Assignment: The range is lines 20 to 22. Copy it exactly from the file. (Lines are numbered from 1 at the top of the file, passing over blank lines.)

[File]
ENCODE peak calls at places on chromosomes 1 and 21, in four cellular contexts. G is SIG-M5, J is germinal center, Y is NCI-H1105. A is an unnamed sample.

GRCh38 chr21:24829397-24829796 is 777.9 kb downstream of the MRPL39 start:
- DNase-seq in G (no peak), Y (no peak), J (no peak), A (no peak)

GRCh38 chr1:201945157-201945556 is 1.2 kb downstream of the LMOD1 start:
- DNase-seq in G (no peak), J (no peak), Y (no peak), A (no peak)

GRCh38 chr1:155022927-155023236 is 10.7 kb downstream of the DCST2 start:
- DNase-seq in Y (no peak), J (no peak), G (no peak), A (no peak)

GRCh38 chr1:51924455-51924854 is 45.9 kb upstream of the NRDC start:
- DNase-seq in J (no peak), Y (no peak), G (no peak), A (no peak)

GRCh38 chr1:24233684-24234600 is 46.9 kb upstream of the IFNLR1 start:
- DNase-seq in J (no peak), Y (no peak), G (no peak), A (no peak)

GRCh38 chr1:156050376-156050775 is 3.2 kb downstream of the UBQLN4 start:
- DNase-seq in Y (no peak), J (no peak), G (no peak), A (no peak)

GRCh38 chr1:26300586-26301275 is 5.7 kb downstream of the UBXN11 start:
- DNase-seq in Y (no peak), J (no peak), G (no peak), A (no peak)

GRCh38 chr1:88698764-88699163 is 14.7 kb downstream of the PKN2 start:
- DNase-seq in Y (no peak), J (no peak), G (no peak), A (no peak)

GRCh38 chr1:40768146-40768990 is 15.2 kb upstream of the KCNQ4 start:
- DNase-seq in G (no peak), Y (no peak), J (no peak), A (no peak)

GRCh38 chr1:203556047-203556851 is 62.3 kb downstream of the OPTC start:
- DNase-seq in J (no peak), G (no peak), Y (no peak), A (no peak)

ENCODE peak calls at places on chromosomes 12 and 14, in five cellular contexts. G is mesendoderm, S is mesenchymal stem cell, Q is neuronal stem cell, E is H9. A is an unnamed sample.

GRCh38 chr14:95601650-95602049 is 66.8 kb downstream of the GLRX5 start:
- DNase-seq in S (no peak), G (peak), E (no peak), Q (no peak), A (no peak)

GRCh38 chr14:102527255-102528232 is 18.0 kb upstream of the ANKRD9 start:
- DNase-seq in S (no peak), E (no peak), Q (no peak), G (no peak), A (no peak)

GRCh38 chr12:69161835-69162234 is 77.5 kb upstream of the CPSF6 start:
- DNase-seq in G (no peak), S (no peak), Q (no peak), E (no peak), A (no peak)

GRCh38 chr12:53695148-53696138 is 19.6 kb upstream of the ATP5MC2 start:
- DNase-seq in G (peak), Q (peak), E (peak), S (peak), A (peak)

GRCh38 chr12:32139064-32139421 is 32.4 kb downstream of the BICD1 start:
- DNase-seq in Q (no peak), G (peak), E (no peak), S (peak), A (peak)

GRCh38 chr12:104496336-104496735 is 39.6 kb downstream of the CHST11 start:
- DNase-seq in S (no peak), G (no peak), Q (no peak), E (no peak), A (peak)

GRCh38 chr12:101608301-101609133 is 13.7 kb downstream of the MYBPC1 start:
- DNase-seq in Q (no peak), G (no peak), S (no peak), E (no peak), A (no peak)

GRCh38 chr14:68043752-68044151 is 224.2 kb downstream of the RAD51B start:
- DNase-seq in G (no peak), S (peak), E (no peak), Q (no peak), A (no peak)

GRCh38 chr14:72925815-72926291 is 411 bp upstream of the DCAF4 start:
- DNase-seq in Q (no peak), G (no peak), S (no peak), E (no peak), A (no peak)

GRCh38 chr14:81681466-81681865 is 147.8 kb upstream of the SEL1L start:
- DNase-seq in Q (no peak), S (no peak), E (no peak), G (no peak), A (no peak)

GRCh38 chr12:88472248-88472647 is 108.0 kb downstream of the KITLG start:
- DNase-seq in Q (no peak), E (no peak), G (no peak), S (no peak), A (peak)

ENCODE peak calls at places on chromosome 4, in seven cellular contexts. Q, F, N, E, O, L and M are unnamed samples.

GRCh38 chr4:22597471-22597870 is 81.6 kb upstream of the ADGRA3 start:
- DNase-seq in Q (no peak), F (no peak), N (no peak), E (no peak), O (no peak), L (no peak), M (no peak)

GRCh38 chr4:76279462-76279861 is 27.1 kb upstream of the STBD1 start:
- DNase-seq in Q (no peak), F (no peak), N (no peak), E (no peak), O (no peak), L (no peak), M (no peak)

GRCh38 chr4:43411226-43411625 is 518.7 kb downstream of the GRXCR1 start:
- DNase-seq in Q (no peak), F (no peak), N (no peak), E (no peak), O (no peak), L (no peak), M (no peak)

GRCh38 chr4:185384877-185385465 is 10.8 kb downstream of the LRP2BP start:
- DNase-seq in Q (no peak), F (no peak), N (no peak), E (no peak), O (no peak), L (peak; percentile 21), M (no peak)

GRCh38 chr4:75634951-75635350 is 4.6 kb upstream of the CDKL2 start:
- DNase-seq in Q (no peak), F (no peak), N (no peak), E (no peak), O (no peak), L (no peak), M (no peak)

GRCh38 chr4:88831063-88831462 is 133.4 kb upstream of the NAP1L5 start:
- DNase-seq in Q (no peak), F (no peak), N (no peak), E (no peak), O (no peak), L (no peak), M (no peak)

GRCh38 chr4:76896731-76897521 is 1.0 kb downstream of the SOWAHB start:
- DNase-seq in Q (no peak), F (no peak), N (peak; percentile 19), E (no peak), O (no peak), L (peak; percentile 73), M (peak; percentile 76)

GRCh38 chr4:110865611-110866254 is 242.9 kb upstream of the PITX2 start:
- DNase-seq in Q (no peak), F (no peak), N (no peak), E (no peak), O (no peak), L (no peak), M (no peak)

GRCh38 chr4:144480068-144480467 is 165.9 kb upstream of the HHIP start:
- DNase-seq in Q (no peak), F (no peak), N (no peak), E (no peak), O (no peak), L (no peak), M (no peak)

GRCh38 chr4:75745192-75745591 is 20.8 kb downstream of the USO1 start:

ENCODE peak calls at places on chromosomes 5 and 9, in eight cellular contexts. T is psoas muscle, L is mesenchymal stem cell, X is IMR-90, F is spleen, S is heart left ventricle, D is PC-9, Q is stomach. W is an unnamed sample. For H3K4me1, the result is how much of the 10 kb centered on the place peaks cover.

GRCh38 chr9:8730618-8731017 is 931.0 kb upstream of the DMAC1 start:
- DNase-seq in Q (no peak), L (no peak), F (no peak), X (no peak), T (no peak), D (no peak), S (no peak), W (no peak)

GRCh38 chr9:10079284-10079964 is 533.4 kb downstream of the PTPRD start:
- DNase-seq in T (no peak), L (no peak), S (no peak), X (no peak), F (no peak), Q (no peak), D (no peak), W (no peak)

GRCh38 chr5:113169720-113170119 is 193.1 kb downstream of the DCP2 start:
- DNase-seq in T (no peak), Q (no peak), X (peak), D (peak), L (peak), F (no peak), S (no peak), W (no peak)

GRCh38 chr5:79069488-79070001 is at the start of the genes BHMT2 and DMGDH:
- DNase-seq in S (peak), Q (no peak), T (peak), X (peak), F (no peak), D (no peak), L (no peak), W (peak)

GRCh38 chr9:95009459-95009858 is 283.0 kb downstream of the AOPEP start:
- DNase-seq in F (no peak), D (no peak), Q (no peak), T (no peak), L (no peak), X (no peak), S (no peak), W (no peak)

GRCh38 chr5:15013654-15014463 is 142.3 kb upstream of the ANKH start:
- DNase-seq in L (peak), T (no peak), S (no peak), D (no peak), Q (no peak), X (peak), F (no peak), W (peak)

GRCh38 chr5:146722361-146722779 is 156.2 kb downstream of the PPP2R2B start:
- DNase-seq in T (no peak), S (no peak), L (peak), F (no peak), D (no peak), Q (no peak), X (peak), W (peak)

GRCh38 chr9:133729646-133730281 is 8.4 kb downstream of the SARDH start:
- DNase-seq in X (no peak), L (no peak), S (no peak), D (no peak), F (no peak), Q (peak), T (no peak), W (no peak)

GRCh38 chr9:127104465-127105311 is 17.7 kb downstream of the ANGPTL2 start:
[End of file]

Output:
GRCh38 chr1:203556047-203556851 is 62.3 kb downstream of the OPTC start:
- DNase-seq in J (no peak), G (no peak), Y (no peak), A (no peak)

ENCODE peak calls at places on chromosomes 12 and 14, in five cellular contexts. G is mesendoderm, S is mesenchymal stem cell, Q is neuronal stem cell, E is H9. A is an unnamed sample.